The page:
My husband and I are in the market to buy our first home in Israel after living here six years. It just so happens that our house search coincides with the latest wave of terror to hit Israel.
Last Friday, my husband and I went to look at a property. We have bought homes before, both in America and when we lived in Australia, but never before did the real estate agent have an M16 slung over his shoulder. This time, he did.
I chuckled nervously when the man met us at the property and I noticed his “gear.” I asked jokingly if it came with the home. He gave me a serious look and said – as if I hadn’t noticed – that we are going through a difficult time here in Israel.
As we were viewing a potential home from the outside I began to hear what sounded to me like gunshots. The real estate agent continued to talk as though nothing was happening, and my husband continued to listen intently. After a few more bangs, I finally spoke up and said, “Does anyone else feel like we are listening to gunshots?”
Quite confidently, the agent, who has lived in Israel for many decades, explained casually that it didn’t sound so much like gunshots as much as tear gas canisters being exploded. The implication was that, no, we were not in imminent danger of a shooting rampage, but yes, in a nearby Arab village a dangerous riot was going on, leading the Israel Defense Forces (IDF) to disperse the violent crowd with tear gas.
Sure enough, a few moments and several gusts of wind later, we felt a faint burning sensation in our eyes and nose.
How ironic, I thought, to be looking to put down our roots here while our country seems to be falling apart. What a crazy thought to be buying a home against a backdrop that includes rock throwing on our roads and weekly terrorism in nearby neighborhoods. Were we being foolish?
And then I remembered the prophet Jeremiah. I recalled how just before the children of Israel were exiled — and Jeremiah knew full well that this was about to happen — God commanded him to buy land and to seal the deed in a jar where it would last a long time.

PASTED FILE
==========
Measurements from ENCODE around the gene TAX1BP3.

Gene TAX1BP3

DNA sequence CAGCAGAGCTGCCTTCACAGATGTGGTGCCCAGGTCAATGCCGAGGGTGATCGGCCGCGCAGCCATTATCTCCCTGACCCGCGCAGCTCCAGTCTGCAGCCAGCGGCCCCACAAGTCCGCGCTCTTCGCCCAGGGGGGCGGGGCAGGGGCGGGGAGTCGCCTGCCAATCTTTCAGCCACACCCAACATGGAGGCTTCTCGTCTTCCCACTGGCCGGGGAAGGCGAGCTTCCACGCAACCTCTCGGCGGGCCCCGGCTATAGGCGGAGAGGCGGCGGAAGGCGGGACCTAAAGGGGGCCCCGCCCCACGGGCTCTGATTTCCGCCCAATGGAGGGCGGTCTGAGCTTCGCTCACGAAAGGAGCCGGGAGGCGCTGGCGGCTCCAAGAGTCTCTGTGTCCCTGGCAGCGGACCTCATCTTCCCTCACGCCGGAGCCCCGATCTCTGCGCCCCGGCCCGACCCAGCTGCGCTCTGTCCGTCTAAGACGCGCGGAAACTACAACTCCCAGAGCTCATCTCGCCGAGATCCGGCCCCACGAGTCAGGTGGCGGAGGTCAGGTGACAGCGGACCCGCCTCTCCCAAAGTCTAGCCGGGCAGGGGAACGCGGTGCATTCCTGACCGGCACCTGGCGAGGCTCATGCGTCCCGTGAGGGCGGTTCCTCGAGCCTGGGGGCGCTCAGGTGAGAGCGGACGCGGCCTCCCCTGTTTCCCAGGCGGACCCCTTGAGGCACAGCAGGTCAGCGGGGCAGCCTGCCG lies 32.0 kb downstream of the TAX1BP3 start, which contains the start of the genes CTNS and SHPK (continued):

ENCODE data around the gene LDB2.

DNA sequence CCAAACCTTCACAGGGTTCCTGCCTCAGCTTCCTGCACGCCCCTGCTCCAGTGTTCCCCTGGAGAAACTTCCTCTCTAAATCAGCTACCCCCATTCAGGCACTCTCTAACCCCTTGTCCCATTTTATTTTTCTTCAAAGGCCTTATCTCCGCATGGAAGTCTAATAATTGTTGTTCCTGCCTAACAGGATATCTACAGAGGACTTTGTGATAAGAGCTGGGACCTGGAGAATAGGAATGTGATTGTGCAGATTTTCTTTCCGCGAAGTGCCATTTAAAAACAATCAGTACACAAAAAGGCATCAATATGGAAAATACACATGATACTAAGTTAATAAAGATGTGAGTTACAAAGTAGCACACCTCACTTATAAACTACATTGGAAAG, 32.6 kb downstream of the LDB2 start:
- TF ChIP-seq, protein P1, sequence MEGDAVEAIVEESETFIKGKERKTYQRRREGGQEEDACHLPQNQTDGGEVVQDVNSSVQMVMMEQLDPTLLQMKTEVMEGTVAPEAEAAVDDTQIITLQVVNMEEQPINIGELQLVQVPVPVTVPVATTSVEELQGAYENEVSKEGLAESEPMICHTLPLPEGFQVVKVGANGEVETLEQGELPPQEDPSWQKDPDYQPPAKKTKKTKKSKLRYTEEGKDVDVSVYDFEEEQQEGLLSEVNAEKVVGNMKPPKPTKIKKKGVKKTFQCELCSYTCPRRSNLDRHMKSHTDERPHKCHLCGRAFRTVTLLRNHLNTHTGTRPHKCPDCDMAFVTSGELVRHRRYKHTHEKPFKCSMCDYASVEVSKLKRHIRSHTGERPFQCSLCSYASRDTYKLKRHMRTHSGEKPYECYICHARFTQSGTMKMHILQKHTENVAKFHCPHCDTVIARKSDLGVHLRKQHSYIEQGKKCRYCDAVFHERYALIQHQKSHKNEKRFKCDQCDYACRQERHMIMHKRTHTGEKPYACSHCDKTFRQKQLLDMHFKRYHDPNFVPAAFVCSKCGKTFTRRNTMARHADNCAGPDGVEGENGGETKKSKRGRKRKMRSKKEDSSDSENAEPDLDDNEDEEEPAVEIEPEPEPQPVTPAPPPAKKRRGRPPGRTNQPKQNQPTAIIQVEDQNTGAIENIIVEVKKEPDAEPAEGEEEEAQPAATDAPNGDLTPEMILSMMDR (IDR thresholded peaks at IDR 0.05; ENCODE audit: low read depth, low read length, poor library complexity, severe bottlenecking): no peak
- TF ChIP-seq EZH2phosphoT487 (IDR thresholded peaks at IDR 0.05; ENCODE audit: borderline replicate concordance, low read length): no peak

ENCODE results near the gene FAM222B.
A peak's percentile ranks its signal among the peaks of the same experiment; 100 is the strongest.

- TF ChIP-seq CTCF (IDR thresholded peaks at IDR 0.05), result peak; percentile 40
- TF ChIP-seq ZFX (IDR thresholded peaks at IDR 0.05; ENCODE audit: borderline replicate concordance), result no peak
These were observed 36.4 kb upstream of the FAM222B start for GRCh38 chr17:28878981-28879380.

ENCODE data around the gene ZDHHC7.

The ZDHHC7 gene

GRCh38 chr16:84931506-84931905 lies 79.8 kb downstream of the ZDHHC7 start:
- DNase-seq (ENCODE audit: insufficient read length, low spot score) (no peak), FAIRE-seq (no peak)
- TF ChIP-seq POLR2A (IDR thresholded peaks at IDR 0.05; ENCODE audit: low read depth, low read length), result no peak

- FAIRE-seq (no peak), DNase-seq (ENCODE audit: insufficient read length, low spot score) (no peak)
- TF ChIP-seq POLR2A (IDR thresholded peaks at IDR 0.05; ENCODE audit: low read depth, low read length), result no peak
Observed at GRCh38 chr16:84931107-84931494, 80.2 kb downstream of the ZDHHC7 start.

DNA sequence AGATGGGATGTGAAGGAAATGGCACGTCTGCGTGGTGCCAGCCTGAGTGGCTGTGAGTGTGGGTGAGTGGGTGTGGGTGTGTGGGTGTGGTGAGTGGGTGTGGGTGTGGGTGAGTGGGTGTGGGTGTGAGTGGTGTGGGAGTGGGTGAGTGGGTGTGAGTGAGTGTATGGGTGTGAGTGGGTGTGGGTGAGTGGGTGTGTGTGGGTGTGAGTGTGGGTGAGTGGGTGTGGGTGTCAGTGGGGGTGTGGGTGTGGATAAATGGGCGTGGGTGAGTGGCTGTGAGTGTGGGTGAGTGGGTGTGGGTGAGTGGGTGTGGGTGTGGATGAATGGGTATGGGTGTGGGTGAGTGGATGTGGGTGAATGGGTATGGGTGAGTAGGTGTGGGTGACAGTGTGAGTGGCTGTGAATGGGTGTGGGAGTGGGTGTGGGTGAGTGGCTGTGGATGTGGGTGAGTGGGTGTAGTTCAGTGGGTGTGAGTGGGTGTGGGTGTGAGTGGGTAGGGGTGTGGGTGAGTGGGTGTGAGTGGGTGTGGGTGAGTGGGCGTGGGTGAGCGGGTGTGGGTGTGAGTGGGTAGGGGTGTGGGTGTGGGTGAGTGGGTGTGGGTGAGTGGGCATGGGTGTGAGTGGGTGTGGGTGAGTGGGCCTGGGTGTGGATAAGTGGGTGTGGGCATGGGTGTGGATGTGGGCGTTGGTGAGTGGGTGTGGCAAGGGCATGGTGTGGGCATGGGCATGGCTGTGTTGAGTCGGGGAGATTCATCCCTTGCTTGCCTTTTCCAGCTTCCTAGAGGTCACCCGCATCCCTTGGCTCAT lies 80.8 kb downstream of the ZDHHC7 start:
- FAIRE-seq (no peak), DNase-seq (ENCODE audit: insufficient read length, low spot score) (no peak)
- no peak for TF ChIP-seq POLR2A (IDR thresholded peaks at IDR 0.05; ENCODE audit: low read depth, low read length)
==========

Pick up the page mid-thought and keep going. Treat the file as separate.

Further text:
Jeremiah did as he was told and explained to the curious onlookers that God had told him: “Houses, fields and vineyards will again be bought in this land” (Jeremiah 32:15). Jeremiah bought the land as an act of faith that the children of Israel would one day return to Israel and that his purchase was not pure folly.
Inspired by Jeremiah, I remember the promises God gave to Israel, His beloved children, as I pray about buying land in my homeland. I remember that God promised to bring us back to Israel and that one day we will live in peace. I remember that God promised this land to my people. I believe that the way things are today is not the way they will always be.
This is what I told a concerned family member back in America when I shared my intentions of buying land just 10 minutes south of Jerusalem. “Is it safe to live there?” “Can you be sure that you won’t be thrown out of that land and lose your money?” “Are you not afraid?” These were the questions I was asked. I have no definite answers, but what I do have is faith.
Buying land in Israel is an act of faith. Especially at this time, it is a declaration that I believe God’s Word more than the threats of our enemies. I believe in God’s promise to keep His people in Israel more than the enemy’s promise to obliterate us. That is why even as they do everything in their power to uproot us, I will try my best to plant my family here permanently. This is where we, the Jewish people, belong and where we will thrive.Tags: Crisis and Need Life in Israel Stories